Wednesday, January 2, 2013


It's the first day of a brand new year. That means time to start working on your resolutions for 2013 if you haven't done so yet. For many of us this has become an annual ritual of reflecting on how successful or not we have been with the previous year's resolutions. The more cynical among us will say why bother? I say why not? We need goals to aim for, to challenge us so that we can do better.

Looking back on the 365 days that have passed, most of us can give thanks for all the good things that have happened to us, and for the lessons we have learned from the not-so-good experiences. One thing we can all be grateful for is the world didn't end on 21 December 2012, not that we believe in Doomsday.

This can easily be me or you, if we don't watch
what we eat, and don't exercise enough.
I have made only one personal resolution for 2013, and that is to take better care of my health. My top priority is to lose some weight. The mere thought of tipping the scales at 60kg (132 pounds) horrifies me. No, I am not obese or even fat. I would love to say I am far from it, but why wait till I am on the threshold of obesity? More pounds means more effort needed to get back in shape.

Being obese regardless of our age puts us at risk of multiple health problems as the diagram below shows.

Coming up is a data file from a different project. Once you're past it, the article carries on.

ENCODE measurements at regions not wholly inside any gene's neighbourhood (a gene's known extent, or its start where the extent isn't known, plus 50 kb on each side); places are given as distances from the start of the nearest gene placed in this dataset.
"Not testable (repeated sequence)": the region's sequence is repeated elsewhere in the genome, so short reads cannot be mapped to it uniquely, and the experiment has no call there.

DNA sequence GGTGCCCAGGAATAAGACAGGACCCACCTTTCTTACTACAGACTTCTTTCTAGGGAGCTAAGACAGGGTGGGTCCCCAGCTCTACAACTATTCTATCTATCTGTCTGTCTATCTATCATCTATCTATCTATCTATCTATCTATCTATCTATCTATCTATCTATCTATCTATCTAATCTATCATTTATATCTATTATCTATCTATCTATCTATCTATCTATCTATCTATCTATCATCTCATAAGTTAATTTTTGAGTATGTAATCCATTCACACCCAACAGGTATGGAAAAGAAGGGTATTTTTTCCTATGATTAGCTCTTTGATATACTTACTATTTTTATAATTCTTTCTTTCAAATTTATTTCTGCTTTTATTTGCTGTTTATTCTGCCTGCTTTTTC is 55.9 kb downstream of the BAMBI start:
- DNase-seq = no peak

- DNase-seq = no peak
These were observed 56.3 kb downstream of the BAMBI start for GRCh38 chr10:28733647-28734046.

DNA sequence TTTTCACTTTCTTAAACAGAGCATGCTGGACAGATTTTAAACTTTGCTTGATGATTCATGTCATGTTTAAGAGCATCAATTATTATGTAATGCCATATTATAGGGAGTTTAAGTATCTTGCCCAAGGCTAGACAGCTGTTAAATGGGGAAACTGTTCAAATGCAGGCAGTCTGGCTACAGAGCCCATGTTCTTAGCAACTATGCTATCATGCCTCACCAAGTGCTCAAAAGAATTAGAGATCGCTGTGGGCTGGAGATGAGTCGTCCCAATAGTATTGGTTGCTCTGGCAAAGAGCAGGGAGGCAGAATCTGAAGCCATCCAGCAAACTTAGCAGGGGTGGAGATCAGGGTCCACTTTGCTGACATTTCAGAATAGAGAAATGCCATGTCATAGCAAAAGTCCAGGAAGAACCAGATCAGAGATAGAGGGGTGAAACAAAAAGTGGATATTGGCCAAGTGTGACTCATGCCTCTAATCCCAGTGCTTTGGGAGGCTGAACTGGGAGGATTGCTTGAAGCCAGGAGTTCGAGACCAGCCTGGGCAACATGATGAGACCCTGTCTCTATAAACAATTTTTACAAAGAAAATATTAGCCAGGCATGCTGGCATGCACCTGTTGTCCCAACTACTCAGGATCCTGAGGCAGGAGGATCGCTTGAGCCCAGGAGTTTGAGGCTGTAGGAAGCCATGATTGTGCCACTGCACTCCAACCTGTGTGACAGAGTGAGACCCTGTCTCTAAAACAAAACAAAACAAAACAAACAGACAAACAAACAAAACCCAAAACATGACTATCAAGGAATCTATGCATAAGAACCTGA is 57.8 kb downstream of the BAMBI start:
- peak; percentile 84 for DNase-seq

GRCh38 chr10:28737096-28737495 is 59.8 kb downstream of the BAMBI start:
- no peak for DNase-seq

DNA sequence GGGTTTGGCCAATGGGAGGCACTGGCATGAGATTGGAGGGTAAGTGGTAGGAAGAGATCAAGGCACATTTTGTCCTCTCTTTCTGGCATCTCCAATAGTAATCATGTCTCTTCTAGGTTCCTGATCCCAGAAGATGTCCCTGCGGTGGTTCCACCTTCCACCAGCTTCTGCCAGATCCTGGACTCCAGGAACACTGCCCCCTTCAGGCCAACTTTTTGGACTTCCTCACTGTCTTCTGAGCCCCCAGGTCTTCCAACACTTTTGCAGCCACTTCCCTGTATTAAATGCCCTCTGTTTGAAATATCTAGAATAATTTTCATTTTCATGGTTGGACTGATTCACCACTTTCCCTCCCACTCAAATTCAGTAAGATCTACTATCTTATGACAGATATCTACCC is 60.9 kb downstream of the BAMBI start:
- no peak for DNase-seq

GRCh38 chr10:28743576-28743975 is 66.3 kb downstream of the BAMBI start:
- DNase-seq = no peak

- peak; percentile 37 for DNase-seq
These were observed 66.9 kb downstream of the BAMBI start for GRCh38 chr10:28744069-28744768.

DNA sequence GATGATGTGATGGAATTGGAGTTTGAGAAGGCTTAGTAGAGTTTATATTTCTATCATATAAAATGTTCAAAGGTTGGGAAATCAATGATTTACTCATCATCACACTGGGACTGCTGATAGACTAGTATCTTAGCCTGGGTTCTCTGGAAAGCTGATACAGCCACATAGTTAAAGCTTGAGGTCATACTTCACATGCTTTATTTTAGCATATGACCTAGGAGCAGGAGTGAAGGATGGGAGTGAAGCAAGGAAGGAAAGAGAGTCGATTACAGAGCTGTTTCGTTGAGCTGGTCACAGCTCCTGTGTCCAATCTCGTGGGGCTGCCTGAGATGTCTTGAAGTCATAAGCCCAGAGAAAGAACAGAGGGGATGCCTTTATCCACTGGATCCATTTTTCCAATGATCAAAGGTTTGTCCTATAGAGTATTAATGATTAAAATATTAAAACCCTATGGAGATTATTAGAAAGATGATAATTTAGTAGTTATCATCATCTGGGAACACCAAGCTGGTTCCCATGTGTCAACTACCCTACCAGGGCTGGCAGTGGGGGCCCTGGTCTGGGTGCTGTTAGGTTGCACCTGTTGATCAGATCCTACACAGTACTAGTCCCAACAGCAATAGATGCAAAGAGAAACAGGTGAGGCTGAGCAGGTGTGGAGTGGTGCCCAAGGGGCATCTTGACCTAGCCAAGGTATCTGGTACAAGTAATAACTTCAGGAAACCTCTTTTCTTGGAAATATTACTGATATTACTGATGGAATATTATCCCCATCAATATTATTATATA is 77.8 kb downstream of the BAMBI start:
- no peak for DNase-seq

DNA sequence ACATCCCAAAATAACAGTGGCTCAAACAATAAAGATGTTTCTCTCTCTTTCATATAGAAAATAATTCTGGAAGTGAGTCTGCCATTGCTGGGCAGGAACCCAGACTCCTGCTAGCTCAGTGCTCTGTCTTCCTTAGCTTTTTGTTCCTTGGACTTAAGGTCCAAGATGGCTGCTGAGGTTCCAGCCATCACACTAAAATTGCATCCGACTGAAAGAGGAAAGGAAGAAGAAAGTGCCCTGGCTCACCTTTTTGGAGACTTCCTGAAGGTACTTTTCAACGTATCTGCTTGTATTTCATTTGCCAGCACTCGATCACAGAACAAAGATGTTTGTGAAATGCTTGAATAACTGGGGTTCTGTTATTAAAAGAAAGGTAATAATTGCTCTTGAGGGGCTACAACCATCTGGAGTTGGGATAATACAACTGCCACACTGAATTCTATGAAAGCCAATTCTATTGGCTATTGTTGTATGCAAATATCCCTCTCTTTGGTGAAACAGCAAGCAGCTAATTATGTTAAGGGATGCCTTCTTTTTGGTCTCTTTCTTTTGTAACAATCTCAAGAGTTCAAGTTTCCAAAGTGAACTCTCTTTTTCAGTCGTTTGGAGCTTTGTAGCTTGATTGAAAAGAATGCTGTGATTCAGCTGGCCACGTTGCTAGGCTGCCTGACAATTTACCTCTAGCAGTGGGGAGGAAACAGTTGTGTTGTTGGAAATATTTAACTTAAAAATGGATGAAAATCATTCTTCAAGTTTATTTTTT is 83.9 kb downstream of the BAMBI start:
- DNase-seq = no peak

Some may find this image offensive, but when it's a matter of life or death, it's better to be shocked into action than lulled into complacency.

We are all aware of the health risks when we allow ourselves to accumulate fat. Being aware is one thing, understanding the message is another. But as long as we don't lift a finger or a muscle to do anything about it, we will continue to remain as we are - overweight. Chubby is not cuddly, unless you are a baby. Neither is plump cute, unless you are a rubber doll.

And while we are on the subject of health, it's time for that annual blood test, and other medical check ups that are recommended for older adults. I recently had my blood tested, went for a gastroscopy and colonoscopy, CT-scan, ultra-sound, ECG, mammogram and a dental check-up.

I still need to go for a pap smear. I have been given a clean bill of health by the doctors. That's reassuring news. But that doesn't mean I can take it easy. Having been under the knife twice, I need to be vigilant about my health. So should everyone. We owe it to our children and grandchildren to live long and in good health.

Source: WebMD. Click on the link to calculate your BMI

A one-stop website for health and wellness that I would recommend is Dr Oz's 10-step Ultimate Health Checklist. Check it out. :-)

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